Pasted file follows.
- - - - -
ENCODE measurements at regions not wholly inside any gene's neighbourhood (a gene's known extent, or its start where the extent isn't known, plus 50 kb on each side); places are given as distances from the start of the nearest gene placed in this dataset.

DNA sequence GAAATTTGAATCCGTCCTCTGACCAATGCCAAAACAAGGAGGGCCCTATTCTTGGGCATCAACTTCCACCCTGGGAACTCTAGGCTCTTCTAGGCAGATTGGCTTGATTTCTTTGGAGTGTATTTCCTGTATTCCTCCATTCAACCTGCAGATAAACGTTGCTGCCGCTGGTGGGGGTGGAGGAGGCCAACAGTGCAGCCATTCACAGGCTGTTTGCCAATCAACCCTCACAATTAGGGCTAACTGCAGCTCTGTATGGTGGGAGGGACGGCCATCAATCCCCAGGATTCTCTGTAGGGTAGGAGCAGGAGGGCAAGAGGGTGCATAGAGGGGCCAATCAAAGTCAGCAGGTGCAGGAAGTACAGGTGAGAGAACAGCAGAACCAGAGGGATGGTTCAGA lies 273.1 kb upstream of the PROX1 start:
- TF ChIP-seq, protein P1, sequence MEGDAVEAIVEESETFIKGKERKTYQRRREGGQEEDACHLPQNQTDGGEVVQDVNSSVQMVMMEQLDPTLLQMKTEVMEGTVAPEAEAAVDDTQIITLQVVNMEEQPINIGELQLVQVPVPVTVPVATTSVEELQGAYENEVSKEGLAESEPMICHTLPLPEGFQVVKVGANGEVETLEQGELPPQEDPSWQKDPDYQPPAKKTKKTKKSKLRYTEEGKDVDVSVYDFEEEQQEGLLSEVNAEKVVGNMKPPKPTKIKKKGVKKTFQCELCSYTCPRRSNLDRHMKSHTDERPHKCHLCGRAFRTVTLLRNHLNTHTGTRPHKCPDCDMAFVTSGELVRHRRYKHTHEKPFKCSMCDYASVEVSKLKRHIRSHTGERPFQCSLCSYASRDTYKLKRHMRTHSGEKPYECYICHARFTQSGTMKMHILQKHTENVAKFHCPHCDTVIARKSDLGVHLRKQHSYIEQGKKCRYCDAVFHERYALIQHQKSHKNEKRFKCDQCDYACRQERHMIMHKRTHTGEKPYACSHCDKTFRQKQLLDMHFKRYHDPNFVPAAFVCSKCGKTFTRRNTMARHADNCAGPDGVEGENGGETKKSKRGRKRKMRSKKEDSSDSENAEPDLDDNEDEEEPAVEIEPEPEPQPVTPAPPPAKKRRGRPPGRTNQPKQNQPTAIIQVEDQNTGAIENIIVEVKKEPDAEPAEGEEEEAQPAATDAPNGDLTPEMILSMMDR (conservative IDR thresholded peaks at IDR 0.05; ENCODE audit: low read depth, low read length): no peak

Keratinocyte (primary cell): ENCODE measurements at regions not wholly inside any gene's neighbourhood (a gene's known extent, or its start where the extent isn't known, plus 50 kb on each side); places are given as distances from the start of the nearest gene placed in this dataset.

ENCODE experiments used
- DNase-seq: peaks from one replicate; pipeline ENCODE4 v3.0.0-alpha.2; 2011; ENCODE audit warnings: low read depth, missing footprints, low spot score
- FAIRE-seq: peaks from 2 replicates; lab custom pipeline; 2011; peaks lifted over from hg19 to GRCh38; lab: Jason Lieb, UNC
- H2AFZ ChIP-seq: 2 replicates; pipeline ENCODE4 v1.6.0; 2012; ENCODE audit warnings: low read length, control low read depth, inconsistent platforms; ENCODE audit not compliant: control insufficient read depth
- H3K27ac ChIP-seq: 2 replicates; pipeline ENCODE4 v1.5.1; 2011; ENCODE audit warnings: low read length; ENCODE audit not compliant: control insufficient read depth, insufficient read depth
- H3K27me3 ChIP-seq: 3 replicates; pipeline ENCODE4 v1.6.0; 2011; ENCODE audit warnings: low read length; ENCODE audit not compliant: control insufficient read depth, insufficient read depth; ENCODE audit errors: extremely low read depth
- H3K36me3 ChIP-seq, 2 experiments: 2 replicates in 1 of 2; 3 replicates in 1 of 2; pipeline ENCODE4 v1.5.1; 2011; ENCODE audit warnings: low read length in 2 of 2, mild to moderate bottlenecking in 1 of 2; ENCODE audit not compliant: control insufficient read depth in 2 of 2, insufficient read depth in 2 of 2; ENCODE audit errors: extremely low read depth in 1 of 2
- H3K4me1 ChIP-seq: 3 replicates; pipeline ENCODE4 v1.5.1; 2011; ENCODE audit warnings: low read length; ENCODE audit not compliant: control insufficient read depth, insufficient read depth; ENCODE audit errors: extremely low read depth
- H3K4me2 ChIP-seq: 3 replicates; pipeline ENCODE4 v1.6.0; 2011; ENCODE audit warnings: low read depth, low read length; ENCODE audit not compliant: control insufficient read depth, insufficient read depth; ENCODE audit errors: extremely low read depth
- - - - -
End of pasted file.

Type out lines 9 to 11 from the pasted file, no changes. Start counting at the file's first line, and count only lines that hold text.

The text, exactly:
- H3K27ac ChIP-seq: 2 replicates; pipeline ENCODE4 v1.5.1; 2011; ENCODE audit warnings: low read length; ENCODE audit not compliant: control insufficient read depth, insufficient read depth
- H3K27me3 ChIP-seq: 3 replicates; pipeline ENCODE4 v1.6.0; 2011; ENCODE audit warnings: low read length; ENCODE audit not compliant: control insufficient read depth, insufficient read depth; ENCODE audit errors: extremely low read depth
- H3K36me3 ChIP-seq, 2 experiments: 2 replicates in 1 of 2; 3 replicates in 1 of 2; pipeline ENCODE4 v1.5.1; 2011; ENCODE audit warnings: low read length in 2 of 2, mild to moderate bottlenecking in 1 of 2; ENCODE audit not compliant: control insufficient read depth in 2 of 2, insufficient read depth in 2 of 2; ENCODE audit errors: extremely low read depth in 1 of 2